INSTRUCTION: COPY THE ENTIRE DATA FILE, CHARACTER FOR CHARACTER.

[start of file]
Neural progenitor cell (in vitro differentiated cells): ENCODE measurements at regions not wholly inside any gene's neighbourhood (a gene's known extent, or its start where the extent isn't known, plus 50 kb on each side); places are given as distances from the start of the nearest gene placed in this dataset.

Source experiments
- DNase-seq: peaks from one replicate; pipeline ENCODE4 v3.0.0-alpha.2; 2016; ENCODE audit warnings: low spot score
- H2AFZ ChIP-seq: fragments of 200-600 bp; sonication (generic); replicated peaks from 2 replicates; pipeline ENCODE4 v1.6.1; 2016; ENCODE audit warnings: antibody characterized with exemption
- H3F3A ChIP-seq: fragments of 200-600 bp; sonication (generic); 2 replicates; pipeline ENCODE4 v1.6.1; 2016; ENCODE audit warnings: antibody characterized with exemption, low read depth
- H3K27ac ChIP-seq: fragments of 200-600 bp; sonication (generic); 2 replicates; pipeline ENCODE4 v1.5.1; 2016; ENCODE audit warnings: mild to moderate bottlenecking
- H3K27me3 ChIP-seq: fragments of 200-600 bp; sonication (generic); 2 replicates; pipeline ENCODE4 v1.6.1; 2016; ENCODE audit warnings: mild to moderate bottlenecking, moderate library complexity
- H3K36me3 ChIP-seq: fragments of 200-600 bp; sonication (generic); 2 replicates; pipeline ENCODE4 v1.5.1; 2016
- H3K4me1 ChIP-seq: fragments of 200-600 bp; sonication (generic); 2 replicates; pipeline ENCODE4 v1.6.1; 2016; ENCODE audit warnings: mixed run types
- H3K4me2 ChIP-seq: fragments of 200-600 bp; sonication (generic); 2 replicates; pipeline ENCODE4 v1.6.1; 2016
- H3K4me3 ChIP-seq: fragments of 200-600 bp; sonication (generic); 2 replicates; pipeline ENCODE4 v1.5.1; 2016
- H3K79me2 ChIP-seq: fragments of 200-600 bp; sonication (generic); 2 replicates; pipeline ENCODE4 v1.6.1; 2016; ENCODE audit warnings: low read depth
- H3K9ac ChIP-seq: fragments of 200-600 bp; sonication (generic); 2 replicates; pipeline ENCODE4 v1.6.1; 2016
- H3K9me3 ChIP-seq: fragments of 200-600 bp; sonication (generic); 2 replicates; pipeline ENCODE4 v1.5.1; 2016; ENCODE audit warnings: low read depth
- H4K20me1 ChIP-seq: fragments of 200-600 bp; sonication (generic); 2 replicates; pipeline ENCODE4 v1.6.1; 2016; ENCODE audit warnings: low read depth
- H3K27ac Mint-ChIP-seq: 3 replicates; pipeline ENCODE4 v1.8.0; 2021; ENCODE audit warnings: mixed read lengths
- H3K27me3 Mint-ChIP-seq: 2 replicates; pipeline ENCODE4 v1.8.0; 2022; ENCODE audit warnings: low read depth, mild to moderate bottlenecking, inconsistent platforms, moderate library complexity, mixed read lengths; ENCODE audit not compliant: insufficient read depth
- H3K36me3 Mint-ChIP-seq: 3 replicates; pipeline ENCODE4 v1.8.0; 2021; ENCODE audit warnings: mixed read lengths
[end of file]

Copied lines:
Neural progenitor cell (in vitro differentiated cells): ENCODE measurements at regions not wholly inside any gene's neighbourhood (a gene's known extent, or its start where the extent isn't known, plus 50 kb on each side); places are given as distances from the start of the nearest gene placed in this dataset.

Source experiments
- DNase-seq: peaks from one replicate; pipeline ENCODE4 v3.0.0-alpha.2; 2016; ENCODE audit warnings: low spot score
- H2AFZ ChIP-seq: fragments of 200-600 bp; sonication (generic); replicated peaks from 2 replicates; pipeline ENCODE4 v1.6.1; 2016; ENCODE audit warnings: antibody characterized with exemption
- H3F3A ChIP-seq: fragments of 200-600 bp; sonication (generic); 2 replicates; pipeline ENCODE4 v1.6.1; 2016; ENCODE audit warnings: antibody characterized with exemption, low read depth
- H3K27ac ChIP-seq: fragments of 200-600 bp; sonication (generic); 2 replicates; pipeline ENCODE4 v1.5.1; 2016; ENCODE audit warnings: mild to moderate bottlenecking
- H3K27me3 ChIP-seq: fragments of 200-600 bp; sonication (generic); 2 replicates; pipeline ENCODE4 v1.6.1; 2016; ENCODE audit warnings: mild to moderate bottlenecking, moderate library complexity
- H3K36me3 ChIP-seq: fragments of 200-600 bp; sonication (generic); 2 replicates; pipeline ENCODE4 v1.5.1; 2016
- H3K4me1 ChIP-seq: fragments of 200-600 bp; sonication (generic); 2 replicates; pipeline ENCODE4 v1.6.1; 2016; ENCODE audit warnings: mixed run types
- H3K4me2 ChIP-seq: fragments of 200-600 bp; sonication (generic); 2 replicates; pipeline ENCODE4 v1.6.1; 2016
- H3K4me3 ChIP-seq: fragments of 200-600 bp; sonication (generic); 2 replicates; pipeline ENCODE4 v1.5.1; 2016
- H3K79me2 ChIP-seq: fragments of 200-600 bp; sonication (generic); 2 replicates; pipeline ENCODE4 v1.6.1; 2016; ENCODE audit warnings: low read depth
- H3K9ac ChIP-seq: fragments of 200-600 bp; sonication (generic); 2 replicates; pipeline ENCODE4 v1.6.1; 2016
- H3K9me3 ChIP-seq: fragments of 200-600 bp; sonication (generic); 2 replicates; pipeline ENCODE4 v1.5.1; 2016; ENCODE audit warnings: low read depth
- H4K20me1 ChIP-seq: fragments of 200-600 bp; sonication (generic); 2 replicates; pipeline ENCODE4 v1.6.1; 2016; ENCODE audit warnings: low read depth
- H3K27ac Mint-ChIP-seq: 3 replicates; pipeline ENCODE4 v1.8.0; 2021; ENCODE audit warnings: mixed read lengths
- H3K27me3 Mint-ChIP-seq: 2 replicates; pipeline ENCODE4 v1.8.0; 2022; ENCODE audit warnings: low read depth, mild to moderate bottlenecking, inconsistent platforms, moderate library complexity, mixed read lengths; ENCODE audit not compliant: insufficient read depth
- H3K36me3 Mint-ChIP-seq: 3 replicates; pipeline ENCODE4 v1.8.0; 2021; ENCODE audit warnings: mixed read lengths